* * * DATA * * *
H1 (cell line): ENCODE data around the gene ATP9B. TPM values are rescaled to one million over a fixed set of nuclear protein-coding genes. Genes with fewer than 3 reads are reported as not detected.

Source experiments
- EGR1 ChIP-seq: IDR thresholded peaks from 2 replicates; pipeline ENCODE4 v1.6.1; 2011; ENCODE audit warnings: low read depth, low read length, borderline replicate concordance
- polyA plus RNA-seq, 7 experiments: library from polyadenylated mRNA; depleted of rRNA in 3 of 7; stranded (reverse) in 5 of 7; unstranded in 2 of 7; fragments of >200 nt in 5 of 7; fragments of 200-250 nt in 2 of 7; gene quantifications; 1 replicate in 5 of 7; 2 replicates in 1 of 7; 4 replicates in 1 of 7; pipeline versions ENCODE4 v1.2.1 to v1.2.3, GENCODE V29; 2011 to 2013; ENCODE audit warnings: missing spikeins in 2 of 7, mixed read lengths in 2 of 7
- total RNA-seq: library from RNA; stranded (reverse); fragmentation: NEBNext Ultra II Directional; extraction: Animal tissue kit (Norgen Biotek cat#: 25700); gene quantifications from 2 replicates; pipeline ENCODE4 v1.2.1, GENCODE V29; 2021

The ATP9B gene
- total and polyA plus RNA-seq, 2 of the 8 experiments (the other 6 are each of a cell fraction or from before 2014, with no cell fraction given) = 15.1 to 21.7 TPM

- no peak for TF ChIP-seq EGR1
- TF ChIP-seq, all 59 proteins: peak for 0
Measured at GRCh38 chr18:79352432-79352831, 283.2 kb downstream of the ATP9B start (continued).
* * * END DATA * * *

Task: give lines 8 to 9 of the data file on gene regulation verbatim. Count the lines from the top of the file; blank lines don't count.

- no peak for TF ChIP-seq EGR1
- TF ChIP-seq, all 59 proteins: peak for 0